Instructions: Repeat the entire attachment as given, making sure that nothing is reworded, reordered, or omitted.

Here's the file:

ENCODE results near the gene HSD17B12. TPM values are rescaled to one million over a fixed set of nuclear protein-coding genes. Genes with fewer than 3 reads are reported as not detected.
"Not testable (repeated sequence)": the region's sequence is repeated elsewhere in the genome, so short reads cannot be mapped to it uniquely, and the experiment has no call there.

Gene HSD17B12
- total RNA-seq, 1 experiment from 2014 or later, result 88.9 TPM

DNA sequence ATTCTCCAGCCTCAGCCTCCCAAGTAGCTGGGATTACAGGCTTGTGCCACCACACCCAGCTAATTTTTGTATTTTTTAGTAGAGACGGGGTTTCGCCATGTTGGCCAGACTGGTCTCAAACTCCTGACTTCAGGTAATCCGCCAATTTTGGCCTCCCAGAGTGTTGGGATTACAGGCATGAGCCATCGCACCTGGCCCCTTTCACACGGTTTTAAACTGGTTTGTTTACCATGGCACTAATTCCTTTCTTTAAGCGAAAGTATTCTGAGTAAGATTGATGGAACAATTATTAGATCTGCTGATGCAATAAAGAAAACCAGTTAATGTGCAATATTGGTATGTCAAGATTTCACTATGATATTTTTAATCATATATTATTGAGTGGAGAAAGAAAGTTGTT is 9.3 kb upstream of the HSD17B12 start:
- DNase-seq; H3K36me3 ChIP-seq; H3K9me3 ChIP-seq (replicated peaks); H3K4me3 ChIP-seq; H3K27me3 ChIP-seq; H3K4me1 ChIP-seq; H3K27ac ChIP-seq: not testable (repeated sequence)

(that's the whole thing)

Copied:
ENCODE results near the gene HSD17B12. TPM values are rescaled to one million over a fixed set of nuclear protein-coding genes. Genes with fewer than 3 reads are reported as not detected.
"Not testable (repeated sequence)": the region's sequence is repeated elsewhere in the genome, so short reads cannot be mapped to it uniquely, and the experiment has no call there.

Gene HSD17B12
- total RNA-seq, 1 experiment from 2014 or later, result 88.9 TPM

DNA sequence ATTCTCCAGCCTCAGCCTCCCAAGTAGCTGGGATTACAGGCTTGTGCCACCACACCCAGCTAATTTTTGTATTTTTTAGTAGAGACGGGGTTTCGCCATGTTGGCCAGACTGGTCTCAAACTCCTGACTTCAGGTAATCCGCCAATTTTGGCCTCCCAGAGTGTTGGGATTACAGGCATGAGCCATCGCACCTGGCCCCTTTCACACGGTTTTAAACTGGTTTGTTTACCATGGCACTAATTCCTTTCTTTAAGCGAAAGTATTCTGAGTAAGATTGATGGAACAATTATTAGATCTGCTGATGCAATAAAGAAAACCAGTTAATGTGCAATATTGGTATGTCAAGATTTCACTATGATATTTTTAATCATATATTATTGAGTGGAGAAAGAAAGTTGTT is 9.3 kb upstream of the HSD17B12 start:
- DNase-seq; H3K36me3 ChIP-seq; H3K9me3 ChIP-seq (replicated peaks); H3K4me3 ChIP-seq; H3K27me3 ChIP-seq; H3K4me1 ChIP-seq; H3K27ac ChIP-seq: not testable (repeated sequence)